QUESTION: My grandmother gave me this item from the 1939 New York World’s Fair, which I am guessing is a jewelry box. It had been in her possession since she visited the Fair. If you would have any information it would be greatly appreciated.
ANSWER: Corporations, makers of fine china, novelties, and toys made over 25,000 different souvenir items for the 1939 New York World’s Fair. Each represented an exhibit or the general theme of the Fair and gave fairgoers something to take back home. There were plates and puzzles, pencil sharpeners and typewriters, and even birthday candles in the shape of the Fair’s symbols—the Trylon and Perisphere.
As the Great Depression came to a close, the optimism expressed by the 1939 New York World’s Fair gave our nation hope. It was not only a look into the future, but a way to let people know about the accomplishments that had been made, even as many fought poverty and starvation.
The 1939–40 New York World's Fair, which covered 1,216 acres of Flushing Meadows, was the second most expansive American world's fair of all time, exceeded only by St. Louis's Louisiana Purchase Exposition of 1904. Sixty foreign countries participated in it, and over 44 million people attended its exhibits during its two-season run. This Fair was the first exposition to be based on the future, with an opening slogan of "Dawn of a New Day", and it allowed all visitors to take a look at "the world of tomorrow."
World’s fairs have introduced new ideas to the world ever since the first one held in London in 1851. They were momentous events and visitors to them wanted things that would make their experience at a fair memorable and lasting. Souvenirs of these fairs not only offer a look at how people lived at the time but also give us a snapshot of history.
Modern marketing techniques had been in practice since before the turn of the century. Everyone knows Coca Cola’s bold ads featuring everything from pin-up girls to Santa Claus. Marketing the New York World’s Fair wasn’t to be any different. While radio was common, television was not, so one of the ways companies advertised was through samples and giveaways. The souvenirs of the 1939 Fair provided ample opportunities for them to tout their wares to a public recently freed from the bonds of the Great Depression.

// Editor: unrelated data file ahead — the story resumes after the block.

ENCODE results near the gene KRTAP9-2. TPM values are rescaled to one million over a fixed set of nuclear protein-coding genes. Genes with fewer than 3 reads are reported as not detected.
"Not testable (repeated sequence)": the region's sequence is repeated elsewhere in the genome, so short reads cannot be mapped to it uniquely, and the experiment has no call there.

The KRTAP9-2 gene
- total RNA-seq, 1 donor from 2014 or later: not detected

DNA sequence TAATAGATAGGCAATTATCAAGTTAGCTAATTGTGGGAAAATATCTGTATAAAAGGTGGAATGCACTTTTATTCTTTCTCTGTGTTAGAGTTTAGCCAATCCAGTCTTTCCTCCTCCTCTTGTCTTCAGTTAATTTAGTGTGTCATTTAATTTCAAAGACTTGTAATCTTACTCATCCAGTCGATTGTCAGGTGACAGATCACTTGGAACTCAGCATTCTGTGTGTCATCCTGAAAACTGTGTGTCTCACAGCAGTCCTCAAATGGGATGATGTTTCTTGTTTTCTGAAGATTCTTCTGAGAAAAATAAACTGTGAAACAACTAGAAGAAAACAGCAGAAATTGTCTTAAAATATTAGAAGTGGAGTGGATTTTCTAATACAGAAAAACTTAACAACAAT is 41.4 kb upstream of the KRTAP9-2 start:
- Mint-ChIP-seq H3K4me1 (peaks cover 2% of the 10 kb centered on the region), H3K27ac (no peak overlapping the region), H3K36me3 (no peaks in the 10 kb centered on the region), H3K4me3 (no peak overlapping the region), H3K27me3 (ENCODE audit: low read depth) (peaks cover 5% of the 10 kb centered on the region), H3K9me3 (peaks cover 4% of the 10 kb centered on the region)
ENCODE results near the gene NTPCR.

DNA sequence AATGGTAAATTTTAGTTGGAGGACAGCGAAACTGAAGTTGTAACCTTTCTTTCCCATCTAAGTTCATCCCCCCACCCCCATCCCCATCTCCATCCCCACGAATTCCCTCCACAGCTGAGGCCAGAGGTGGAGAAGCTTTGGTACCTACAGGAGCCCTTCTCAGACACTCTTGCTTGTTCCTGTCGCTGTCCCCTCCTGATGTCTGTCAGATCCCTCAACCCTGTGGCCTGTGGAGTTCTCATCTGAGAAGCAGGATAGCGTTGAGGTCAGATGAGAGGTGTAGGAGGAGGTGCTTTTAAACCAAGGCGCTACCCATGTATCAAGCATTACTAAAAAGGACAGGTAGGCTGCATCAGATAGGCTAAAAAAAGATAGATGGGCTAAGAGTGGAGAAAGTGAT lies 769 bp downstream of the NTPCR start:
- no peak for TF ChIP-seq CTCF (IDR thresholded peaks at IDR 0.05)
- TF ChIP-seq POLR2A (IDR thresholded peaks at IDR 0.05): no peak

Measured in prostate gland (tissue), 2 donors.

Fiesta made plates depicting a potter at his wheel, there were numerous types of hand-painted Nippon ware to choose from, and there were even knockoffs of Wedgwood and Lalique. RCA made a commemorative radio, Remington offered a portable typewriter, and Macy’s sold Dutch Girl dolls. Lighters, compacts, and ashtrays were also popular, as were coins, pins, buttons, badges, and pocket knives.
The variety of souvenirs and items from World's Fair events is seemingly endless—everything from dainty handkerchiefs to trivets. Even the most avid collector is sure to find a never-before-seen piece from time to time.
The fair opened on April 30, 1939, with 260,000 people in attending. This date coincided with the 150th anniversary of George Washington’s inauguration in Lower Manhattan as the first president of the United States.
To show off the exhibits in the best possible way, the New York World’s Fair planners divided it into themed zones, such as the Transportation Zone. the Communications and Business Systems Zone, the Food Zone, and the Government Zone. While there were general souvenirs of the entire Fair, each zone and pavilions within it had their own special ones.
Planners chose blue and orange, the colors of New York City, as the official colors of the Fair, so many souvenirs bear these colors. Only the Trylon and Perisphere were white. Avenues stretching out into the zones from the Theme Center featured rich colors that changed the further out they went from the center.
Each day at the fair was a special theme day, for which the Fair Corporation issued special souvenirs, including buttons, postage stamps, and first day covers, cancelled at the event honoring that special day. The fair opened on April 30, 1939, with 260,000 people in attending. This date coincided with the 150th anniversary of George Washington’s inauguration in Lower Manhattan as the first president of the United States. So this day had its share of appropriate souvenirs.
Some of the more popular pavilions included that of General Motors, Ford, and Chrysler. The railroads were another prominent exhibitor at the Fair, as well as A T&T and IBM. And each participating country, including France, had a pavilion. Most likely this jewelry box came from the French pavilion since Art Nouveau, the style of the box, was a decidedly French creation.
For more information on souvenirs of the 1939 New York World’s Fair, please read
“Souvenirs from the 1939 New York World's Fair Highly Collectible” and “1939 New York World’s Fair Lives On Through Collectibles.”